Sweetenham blames stage fright for medal flops

"Rome Was not built in a day, but it can and will be built." That was the stirring, defiant message yesterday from Bill Sweetenham, the national performance director of British Swimming, after the conclusion of the eight-day Olympic meet here.

"Rome Was not built in a day, but it can and will be built." That was the stirring, defiant message yesterday from Bill Sweetenham, the national performance director of British Swimming, after the conclusion of the eight-day Olympic meet here.

The Australian's "realistic target" of two British medals in the pool at these Games was reached in enthralling fashion on Saturday night, when Cardiff's 19-year-old David Davies swam the race of his life to win bronze in the fastest 1500m freestyle Olympic final ever. Yet Sweetenham knows he has critics who will denounce his team's overall performance as poor and blame him.

His own take, rightly, is that things are heading in the right direction. After Britain won no medals in Sydney four years ago, two bronzes here - from Davies, and from Stephen Parry in the 200m butterfly - was no "shame Games" repeat. Ten individuals made finals here, as against five in Sydney. Five relay teams here had shots at medals, albeit unsuccessful, by making finals.

But Sweetenham did not flinch from candid assessments of how things might have been better and what needs to be done to make them so.

"The team was physically as well prepared as any other team," he said. "But we had Olympic phobia constantly present in our preparations." This was a reference to the Sydney hangover but also, effectively, an admission of mental weaknesses on the biggest stage.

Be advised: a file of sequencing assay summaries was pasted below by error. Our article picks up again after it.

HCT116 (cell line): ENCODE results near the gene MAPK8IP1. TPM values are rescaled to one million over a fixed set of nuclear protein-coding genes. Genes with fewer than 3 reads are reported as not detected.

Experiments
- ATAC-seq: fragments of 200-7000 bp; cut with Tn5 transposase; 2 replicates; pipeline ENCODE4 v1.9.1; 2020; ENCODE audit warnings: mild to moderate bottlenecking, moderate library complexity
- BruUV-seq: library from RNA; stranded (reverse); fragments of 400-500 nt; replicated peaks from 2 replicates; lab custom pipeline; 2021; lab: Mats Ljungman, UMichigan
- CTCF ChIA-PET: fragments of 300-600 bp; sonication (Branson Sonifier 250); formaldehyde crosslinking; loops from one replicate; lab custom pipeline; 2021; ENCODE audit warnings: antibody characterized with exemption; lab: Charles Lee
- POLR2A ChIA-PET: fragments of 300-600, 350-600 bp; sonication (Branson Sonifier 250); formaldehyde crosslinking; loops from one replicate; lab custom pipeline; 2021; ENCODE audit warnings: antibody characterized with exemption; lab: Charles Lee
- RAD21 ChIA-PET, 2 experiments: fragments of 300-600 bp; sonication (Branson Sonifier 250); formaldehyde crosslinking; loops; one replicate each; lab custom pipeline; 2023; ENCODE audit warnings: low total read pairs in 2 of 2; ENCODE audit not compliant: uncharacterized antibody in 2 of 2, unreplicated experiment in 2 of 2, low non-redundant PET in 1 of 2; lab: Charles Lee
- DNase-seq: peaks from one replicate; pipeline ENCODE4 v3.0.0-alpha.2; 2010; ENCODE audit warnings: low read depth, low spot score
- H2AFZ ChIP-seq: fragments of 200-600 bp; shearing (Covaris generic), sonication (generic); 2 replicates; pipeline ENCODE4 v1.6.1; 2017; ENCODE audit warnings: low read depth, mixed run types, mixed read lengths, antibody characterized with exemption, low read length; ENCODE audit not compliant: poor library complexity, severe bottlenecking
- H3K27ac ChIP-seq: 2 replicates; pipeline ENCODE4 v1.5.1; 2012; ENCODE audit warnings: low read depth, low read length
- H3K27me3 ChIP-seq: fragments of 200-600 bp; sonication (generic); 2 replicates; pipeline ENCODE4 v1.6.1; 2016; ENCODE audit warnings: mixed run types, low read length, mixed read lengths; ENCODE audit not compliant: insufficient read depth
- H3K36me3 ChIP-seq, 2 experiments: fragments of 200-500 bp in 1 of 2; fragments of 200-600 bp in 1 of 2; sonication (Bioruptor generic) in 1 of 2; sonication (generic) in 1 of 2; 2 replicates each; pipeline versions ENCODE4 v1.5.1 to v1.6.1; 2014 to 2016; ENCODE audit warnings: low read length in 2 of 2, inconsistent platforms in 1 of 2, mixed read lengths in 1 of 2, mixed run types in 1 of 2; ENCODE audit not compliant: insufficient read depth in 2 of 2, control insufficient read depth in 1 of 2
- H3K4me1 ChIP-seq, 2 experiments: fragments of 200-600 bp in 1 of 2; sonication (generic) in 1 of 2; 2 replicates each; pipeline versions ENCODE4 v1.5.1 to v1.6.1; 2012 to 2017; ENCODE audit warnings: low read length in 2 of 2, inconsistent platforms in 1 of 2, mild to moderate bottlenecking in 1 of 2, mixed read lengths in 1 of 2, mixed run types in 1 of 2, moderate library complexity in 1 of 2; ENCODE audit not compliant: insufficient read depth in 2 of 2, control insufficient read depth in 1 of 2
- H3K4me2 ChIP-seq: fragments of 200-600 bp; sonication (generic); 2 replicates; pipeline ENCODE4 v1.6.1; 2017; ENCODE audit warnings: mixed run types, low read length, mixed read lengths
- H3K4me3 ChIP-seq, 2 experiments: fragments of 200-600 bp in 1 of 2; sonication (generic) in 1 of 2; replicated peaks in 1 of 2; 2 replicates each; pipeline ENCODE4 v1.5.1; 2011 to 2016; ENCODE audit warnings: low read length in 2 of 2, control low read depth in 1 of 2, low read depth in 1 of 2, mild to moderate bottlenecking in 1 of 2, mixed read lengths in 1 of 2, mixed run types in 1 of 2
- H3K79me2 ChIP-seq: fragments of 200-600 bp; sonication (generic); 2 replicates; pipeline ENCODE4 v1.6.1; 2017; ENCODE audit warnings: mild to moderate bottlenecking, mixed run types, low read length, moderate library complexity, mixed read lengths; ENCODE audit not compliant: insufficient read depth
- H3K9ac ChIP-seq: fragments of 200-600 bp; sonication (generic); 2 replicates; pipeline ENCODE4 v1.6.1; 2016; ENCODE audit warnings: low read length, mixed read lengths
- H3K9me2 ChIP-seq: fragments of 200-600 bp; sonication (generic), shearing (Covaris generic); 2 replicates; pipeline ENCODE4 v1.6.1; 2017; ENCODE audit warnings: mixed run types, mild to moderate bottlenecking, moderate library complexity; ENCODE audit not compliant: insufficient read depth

"We need a stronger coach development programme offering greater depth of experience to coaches and to include, as a priority, big-meet psychology development," he said. He added that this was the area of British swimming that had most room for improvement. "It's not what you do, it's how you do it," he said.

Ten countries won more medals in the pool than Britain. In mitigation, Sweetenham argued that that was because more nations are now competitive at the top level. He should have added that China, like Britain, only won two medals.

"Australia took 20 years, from 1980 to 2000, to build its programme," he said. "Australia has great weather, a large budget and lots of facilities, all three of which we don't have."

What Britain does have is potential, and it is being tapped. With talent, guts and fearlessness, Davies smashed the British record to come within 2.55sec of the world No 1, Grant Hackett. Davies could yet become the bedrock on which Sweetenham builds his Rome.

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